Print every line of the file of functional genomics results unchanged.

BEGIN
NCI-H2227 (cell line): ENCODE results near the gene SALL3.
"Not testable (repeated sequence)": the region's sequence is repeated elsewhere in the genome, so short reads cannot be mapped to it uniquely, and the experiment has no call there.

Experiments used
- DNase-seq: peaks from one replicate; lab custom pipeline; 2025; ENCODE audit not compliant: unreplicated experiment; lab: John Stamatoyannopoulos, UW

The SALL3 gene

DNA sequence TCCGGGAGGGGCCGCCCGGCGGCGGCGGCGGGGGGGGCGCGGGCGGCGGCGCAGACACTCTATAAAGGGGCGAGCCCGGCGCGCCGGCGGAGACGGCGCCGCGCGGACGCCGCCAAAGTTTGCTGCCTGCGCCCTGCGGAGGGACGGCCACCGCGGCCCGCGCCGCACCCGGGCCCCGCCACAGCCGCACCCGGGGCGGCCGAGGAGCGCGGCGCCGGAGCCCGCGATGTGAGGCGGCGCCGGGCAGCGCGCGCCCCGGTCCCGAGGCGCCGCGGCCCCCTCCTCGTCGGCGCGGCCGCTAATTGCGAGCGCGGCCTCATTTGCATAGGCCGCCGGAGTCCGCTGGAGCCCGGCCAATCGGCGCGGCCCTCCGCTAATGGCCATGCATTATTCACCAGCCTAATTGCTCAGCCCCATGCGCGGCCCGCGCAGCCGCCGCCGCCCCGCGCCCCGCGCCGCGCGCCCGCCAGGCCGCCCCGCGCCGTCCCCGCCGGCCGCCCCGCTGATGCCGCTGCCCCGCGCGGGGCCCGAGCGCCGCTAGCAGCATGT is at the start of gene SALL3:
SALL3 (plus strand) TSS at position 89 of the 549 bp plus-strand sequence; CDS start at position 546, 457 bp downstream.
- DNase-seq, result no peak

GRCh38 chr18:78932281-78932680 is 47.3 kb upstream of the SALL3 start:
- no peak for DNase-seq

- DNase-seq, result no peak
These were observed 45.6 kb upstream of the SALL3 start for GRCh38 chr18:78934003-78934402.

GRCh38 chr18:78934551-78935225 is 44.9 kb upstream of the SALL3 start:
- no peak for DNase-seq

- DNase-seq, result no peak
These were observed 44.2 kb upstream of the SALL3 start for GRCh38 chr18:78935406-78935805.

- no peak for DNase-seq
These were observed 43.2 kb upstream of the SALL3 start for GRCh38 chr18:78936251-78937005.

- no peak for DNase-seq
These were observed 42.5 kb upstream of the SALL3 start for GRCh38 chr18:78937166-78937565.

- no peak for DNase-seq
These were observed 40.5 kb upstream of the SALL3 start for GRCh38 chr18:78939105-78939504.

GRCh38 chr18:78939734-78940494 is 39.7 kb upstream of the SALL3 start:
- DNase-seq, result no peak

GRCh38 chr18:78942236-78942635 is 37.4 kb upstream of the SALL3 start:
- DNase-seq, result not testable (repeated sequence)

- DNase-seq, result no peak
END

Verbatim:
NCI-H2227 (cell line): ENCODE results near the gene SALL3.
"Not testable (repeated sequence)": the region's sequence is repeated elsewhere in the genome, so short reads cannot be mapped to it uniquely, and the experiment has no call there.

Experiments used
- DNase-seq: peaks from one replicate; lab custom pipeline; 2025; ENCODE audit not compliant: unreplicated experiment; lab: John Stamatoyannopoulos, UW

The SALL3 gene

DNA sequence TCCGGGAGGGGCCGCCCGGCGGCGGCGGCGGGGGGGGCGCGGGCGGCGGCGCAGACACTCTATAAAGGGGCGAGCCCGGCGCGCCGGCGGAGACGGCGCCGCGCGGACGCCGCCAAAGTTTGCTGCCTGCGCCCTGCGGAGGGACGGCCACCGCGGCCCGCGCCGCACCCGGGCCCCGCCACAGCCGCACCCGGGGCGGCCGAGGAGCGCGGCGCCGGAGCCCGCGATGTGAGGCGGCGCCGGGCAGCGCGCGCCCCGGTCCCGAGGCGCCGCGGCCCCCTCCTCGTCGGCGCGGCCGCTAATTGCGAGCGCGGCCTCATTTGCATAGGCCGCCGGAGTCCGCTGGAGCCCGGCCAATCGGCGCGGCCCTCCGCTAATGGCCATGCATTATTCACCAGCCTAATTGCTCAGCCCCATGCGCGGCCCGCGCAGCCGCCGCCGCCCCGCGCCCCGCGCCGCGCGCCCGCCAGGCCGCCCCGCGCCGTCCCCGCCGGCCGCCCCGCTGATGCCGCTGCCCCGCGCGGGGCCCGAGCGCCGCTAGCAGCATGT is at the start of gene SALL3:
SALL3 (plus strand) TSS at position 89 of the 549 bp plus-strand sequence; CDS start at position 546, 457 bp downstream.
- DNase-seq, result no peak

GRCh38 chr18:78932281-78932680 is 47.3 kb upstream of the SALL3 start:
- no peak for DNase-seq

- DNase-seq, result no peak
These were observed 45.6 kb upstream of the SALL3 start for GRCh38 chr18:78934003-78934402.

GRCh38 chr18:78934551-78935225 is 44.9 kb upstream of the SALL3 start:
- no peak for DNase-seq

- DNase-seq, result no peak
These were observed 44.2 kb upstream of the SALL3 start for GRCh38 chr18:78935406-78935805.

- no peak for DNase-seq
These were observed 43.2 kb upstream of the SALL3 start for GRCh38 chr18:78936251-78937005.

- no peak for DNase-seq
These were observed 42.5 kb upstream of the SALL3 start for GRCh38 chr18:78937166-78937565.

- no peak for DNase-seq
These were observed 40.5 kb upstream of the SALL3 start for GRCh38 chr18:78939105-78939504.

GRCh38 chr18:78939734-78940494 is 39.7 kb upstream of the SALL3 start:
- DNase-seq, result no peak

GRCh38 chr18:78942236-78942635 is 37.4 kb upstream of the SALL3 start:
- DNase-seq, result not testable (repeated sequence)

- DNase-seq, result no peak